If an email message appeared in your inbox with the same request, you'd have marked it as 'spam'.

There are a LOT of scams going around right now, with the economy.
posted by micawber at 6:57 AM on July 11, 2010

They don't need your SSN and DoB to sell you something, but they do need them to steal your identity. Massive, massive scam.
posted by L'Estrange Fruit at 7:36 AM on July 11, 2010

The question states two things that make it more than a simple bait and switch:

1. The $500 for college tuition bullshit.
2. The claim that the lifetime service is included free.
posted by furiousxgeorge at 8:01 AM on July 11, 2010

This is effectively a scam - it's happening all over the country. These security companies hire young college students to wall neighborhoods and door knock. They often scout out neighborhoods with older populations, as they are more likely to fall for the scam. Stay away, stay away, stay away.
posted by karizma at 1:58 PM on July 11, 2010

Response by poster: Interesting to see how many comments this post received. Right after the two door-to-door salespeople left, I called the police, who immediately dispatched a cruiser to look for them. Unfortunately, the police came up empty handed. The salespersons probably high-tailed it out of my neighborhood because they realized I suspected they were up to no good. I could have sent them away immediately, except in the back of my mind, as I was standing outside questioning them, I wanted to trap them somehow, then file a police report, BBB report, and maybe call the media. I live in a pretty small town, so if someone's doing something illegal, word travels quickly.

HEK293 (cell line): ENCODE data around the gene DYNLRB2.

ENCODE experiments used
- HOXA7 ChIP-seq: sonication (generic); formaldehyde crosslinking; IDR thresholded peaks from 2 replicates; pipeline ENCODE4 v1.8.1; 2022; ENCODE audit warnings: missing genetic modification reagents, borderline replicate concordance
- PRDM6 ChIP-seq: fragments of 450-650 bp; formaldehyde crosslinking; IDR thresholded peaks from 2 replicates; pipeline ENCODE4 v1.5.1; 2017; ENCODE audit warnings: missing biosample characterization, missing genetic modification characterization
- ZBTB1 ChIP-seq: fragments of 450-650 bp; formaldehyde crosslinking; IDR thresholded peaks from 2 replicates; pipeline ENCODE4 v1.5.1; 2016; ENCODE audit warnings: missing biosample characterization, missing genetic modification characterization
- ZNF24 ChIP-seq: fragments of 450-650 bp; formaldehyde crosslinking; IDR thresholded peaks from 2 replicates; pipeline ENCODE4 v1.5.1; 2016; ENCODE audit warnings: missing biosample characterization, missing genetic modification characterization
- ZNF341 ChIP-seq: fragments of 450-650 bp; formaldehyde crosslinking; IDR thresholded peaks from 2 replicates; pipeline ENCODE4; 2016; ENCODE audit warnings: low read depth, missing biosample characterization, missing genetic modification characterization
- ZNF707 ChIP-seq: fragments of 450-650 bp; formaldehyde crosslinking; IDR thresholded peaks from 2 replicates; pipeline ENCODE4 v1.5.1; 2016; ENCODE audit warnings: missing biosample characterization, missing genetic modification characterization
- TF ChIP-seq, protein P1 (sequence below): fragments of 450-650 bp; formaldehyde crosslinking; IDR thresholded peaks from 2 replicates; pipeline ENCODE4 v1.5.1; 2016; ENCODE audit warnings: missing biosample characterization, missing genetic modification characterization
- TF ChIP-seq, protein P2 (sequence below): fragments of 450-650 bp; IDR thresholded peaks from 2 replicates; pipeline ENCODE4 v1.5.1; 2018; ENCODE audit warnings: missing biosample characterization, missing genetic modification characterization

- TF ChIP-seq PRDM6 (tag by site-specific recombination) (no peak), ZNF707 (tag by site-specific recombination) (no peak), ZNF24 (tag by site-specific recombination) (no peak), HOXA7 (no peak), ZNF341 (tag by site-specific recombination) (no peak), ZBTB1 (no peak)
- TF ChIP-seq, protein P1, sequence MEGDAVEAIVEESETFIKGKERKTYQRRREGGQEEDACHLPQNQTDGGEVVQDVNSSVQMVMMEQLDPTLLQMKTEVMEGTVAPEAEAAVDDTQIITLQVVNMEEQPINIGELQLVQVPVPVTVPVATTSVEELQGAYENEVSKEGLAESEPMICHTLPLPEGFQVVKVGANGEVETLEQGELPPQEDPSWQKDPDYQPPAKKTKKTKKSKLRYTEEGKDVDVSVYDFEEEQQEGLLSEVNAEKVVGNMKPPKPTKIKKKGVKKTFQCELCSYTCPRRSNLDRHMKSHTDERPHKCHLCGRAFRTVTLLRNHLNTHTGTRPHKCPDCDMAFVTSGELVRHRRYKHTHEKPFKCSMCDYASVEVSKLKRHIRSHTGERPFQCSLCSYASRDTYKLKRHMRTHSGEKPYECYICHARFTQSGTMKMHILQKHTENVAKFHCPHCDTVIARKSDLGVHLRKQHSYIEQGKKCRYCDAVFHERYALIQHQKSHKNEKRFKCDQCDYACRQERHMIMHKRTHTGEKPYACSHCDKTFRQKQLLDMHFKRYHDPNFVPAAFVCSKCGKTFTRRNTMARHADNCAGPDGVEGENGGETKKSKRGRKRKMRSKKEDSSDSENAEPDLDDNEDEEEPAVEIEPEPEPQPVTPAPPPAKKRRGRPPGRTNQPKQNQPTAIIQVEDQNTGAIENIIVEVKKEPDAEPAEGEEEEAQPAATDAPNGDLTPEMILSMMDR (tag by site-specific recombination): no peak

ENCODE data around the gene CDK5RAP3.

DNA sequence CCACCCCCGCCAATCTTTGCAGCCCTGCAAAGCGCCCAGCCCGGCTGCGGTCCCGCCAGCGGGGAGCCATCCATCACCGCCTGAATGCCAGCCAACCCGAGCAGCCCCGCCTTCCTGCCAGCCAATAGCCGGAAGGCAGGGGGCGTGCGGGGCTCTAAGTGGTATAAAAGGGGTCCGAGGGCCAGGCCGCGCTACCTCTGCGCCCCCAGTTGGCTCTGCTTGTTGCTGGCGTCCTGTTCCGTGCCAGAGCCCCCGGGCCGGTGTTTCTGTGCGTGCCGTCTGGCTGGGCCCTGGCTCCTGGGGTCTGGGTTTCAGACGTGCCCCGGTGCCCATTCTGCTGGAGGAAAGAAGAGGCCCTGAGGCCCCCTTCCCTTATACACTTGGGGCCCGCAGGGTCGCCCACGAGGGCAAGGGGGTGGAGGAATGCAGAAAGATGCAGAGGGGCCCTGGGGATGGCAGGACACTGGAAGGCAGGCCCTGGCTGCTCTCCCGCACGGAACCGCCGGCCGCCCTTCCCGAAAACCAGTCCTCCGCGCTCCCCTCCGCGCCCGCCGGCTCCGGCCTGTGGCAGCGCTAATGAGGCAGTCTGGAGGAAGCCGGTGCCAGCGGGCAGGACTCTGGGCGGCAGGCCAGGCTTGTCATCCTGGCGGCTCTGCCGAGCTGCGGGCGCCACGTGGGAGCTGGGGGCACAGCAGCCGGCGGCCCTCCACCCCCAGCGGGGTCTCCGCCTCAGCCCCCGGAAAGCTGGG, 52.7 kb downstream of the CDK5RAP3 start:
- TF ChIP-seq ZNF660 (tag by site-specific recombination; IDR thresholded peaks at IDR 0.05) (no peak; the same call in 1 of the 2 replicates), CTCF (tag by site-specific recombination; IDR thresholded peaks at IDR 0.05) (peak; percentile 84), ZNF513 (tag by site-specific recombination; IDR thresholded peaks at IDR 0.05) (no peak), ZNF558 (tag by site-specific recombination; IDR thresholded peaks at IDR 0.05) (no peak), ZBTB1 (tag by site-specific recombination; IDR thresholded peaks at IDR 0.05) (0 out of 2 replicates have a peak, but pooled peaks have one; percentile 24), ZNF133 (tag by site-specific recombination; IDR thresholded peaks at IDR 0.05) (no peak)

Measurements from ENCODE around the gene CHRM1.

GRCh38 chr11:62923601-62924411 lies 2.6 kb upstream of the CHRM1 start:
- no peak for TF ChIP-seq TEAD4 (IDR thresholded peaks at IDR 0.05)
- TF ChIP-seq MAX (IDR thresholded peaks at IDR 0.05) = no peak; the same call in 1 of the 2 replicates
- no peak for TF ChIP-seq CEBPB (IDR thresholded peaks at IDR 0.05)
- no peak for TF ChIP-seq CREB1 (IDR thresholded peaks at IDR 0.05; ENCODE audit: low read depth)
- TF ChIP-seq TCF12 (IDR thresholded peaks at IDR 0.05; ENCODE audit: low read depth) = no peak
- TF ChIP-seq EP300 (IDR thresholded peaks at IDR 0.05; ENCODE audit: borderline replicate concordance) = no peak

It was actually my neighbor/tenant who sent them over to my house in the first place. The salesguys approached him first, looking for the "homeowner." One of the salesguys actually bummed a cigarette from my tenant, and told him he was from a nearby town, which my neighbor believed. Afterward I called my tenant and told him under no uncertain terms was he to ever send someone to my house again. Ironically, this is the same tenant who got his $800 bicycle stolen in broad daylight because he left it on his front porch while away from his house. We have this illusion that nobody will mess will us because we live near the end of a small dirt road.
posted by zagyzebra at 4:56 PM on July 11, 2010

The APX people just came through my town. Total scam. One of these guys wouldn't take no for an answer and actually stuck his foot in the door at a friend's house and tried to come in uninvited. I doubt he would have done that if he had realized that, behind the woman with a toddler on her hip, was a big red-headed hulk of a man who likes to use his fists. Let's just say things went downhill fast.

APX scammed the old couple across the street. For that, I want to punch them, too.
posted by Foam Pants at 5:37 PM on July 11, 2010